Short one today. Sort of a travel day. And hoorah, I’m sending off my book to be edited. It’s an interesting experience. I’ll try to encapsulate it quite briefly, if I might.
First, you’re relieved. The words “the end” look good enough to roll up and smoke after working on a manuscript for five months. By the time you get through a draft, there is literally nothing more you'd like removed from your gaze. It’s a time to get it out of your face. When it comes back, it’ll be all different, it’ll have a new tan. It’s met new friends, hung out with different people. At that point you’ll want it back—absence and the heart and all that.
Second, you’re worried. Me and this little tale have been going head-to-head in the confines of my own safe space for so long, I can’t be sure if it’s any good. What if it’s not? Answer: That will suck. Only one way to find out.
Here’s the deal. Parts will suck. Others won’t. I’m not going to cry about it, either way. My hope is that my editor doesn’t want to pull his eyes out from sheer boredom. Editing is a tough line, especially if the starting material is useless.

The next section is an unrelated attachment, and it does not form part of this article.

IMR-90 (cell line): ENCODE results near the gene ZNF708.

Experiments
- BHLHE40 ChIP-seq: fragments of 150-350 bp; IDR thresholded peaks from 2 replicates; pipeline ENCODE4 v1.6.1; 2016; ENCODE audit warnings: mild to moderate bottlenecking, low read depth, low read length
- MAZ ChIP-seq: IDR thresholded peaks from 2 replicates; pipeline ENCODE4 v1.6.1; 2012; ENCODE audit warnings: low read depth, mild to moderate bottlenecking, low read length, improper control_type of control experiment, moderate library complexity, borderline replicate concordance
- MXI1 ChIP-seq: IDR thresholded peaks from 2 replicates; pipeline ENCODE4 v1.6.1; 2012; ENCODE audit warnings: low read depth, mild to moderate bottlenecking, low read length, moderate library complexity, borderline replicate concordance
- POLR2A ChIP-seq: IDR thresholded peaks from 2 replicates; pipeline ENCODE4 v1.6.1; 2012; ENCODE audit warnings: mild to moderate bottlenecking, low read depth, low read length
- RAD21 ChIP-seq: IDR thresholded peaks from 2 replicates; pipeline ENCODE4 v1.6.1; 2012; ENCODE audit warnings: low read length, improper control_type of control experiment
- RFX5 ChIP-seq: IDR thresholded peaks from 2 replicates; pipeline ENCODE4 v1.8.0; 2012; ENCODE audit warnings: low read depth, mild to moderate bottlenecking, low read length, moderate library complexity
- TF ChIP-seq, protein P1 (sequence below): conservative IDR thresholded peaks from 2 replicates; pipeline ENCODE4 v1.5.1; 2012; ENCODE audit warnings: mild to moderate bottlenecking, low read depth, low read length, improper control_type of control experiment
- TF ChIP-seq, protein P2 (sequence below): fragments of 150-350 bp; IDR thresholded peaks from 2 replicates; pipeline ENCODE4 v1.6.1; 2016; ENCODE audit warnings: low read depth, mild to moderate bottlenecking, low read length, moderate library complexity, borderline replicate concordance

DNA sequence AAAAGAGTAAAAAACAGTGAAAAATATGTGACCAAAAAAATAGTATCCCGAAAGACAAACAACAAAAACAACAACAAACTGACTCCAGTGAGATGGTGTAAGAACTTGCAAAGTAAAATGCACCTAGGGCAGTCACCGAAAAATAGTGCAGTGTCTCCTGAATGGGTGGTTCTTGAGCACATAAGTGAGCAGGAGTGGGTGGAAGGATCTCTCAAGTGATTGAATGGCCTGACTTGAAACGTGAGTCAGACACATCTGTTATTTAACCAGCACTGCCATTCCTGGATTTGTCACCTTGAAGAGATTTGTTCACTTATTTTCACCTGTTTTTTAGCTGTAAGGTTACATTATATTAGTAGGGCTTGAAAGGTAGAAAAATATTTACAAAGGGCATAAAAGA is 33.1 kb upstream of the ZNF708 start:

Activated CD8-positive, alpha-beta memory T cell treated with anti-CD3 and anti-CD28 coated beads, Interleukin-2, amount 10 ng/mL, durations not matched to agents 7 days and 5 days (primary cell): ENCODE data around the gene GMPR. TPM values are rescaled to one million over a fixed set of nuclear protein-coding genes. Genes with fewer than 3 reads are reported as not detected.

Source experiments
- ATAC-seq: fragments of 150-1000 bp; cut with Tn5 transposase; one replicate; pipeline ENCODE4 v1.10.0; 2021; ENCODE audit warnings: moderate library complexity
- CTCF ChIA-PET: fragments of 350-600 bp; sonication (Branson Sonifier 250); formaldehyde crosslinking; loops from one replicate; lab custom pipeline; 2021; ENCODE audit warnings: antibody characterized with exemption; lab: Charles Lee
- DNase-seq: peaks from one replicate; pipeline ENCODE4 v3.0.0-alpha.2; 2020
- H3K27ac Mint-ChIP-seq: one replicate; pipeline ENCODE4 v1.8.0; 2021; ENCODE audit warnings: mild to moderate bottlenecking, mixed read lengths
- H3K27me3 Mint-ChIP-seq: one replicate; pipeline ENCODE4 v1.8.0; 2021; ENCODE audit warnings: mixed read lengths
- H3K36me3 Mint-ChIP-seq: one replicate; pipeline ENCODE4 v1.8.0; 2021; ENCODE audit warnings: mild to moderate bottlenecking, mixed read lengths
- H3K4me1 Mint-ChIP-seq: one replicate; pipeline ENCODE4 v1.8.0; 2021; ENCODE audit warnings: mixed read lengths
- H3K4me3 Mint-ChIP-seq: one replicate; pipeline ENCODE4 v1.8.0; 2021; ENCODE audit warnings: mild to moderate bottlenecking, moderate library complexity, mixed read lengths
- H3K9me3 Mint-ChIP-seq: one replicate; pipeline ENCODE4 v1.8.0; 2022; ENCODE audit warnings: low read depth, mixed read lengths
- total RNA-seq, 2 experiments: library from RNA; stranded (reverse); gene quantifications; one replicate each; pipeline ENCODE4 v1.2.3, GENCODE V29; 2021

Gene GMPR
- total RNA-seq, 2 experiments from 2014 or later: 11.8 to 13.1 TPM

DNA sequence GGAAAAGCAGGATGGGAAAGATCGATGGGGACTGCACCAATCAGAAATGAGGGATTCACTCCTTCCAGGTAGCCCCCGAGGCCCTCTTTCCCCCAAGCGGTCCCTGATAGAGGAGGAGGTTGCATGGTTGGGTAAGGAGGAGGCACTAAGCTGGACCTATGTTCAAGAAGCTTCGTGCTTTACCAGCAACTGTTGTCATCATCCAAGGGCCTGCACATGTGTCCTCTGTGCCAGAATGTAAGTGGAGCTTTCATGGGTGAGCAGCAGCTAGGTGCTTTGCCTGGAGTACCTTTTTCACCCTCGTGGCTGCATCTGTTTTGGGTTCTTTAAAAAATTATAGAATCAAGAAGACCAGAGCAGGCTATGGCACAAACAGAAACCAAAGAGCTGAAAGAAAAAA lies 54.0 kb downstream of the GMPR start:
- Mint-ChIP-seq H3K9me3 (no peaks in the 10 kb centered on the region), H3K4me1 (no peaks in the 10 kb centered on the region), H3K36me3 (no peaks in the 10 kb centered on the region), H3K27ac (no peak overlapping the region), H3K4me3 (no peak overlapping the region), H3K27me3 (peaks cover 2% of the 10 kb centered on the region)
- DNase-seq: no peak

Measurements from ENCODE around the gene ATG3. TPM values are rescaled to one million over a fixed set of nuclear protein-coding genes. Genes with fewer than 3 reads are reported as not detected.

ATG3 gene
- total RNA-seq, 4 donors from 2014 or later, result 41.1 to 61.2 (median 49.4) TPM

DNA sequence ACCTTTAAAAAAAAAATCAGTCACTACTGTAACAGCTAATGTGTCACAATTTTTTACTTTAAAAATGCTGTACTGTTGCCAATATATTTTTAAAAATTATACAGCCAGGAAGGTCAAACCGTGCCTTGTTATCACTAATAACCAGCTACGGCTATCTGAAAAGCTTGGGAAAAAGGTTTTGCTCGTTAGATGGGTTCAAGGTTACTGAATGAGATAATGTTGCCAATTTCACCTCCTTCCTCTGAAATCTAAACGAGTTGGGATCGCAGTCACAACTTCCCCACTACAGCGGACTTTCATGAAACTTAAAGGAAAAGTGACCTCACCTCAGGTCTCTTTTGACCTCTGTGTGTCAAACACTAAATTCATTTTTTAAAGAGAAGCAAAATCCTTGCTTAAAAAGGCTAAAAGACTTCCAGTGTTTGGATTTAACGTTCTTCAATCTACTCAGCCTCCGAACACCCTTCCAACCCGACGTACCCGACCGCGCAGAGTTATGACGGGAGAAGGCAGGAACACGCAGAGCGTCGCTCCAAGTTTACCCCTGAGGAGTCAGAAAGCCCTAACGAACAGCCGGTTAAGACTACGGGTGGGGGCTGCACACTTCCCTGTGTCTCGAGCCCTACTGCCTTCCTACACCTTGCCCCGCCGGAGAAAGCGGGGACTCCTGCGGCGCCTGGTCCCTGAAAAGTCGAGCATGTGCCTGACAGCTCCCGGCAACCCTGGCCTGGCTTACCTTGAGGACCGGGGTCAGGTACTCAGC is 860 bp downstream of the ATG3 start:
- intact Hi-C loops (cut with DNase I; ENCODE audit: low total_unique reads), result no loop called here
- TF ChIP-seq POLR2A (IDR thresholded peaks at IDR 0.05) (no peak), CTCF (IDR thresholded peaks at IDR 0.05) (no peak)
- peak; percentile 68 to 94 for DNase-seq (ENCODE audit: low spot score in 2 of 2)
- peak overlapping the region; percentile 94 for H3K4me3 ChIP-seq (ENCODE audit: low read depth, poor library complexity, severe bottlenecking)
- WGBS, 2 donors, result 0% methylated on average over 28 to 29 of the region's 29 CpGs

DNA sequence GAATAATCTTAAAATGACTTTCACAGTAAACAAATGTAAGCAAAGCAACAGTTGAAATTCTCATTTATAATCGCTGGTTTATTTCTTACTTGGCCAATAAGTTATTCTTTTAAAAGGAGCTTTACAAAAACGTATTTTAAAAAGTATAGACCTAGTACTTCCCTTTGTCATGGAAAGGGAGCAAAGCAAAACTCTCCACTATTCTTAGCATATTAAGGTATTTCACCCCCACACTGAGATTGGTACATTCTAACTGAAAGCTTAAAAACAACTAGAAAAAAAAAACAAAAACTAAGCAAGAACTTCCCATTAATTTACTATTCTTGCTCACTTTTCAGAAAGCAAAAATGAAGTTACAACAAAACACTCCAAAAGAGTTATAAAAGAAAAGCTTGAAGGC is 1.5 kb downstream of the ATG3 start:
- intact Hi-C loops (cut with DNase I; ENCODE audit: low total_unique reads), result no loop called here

Oh Lord don’t let it be useless.
OK. Sorry for the meandering and seemingly pointless post today. The good news is, I’ll have a moment to breathe. Going to the beach. There’s water and a different perspective and both of those things are good. For some reason talking about the beach made that last sentence extremely dry and literal. You know, like Hemingway. He liked the beach and saying things dryly like that. I’ve always wanted to ask out girls the way he writes. “You have yellow hair. I’ve been partial to yellow hair, fonder of it than other types of hair. It would be best if we went and had a meal and drinks together. The suffering in my life would be less significant if that could happen. To say meeting you has been nice would be to say a thing that is true.”
He wouldn’t do that. That was weird. But hey, so was A Farewell to Arms.
Cheers maniacs. Got to go get my feet wet. See you after.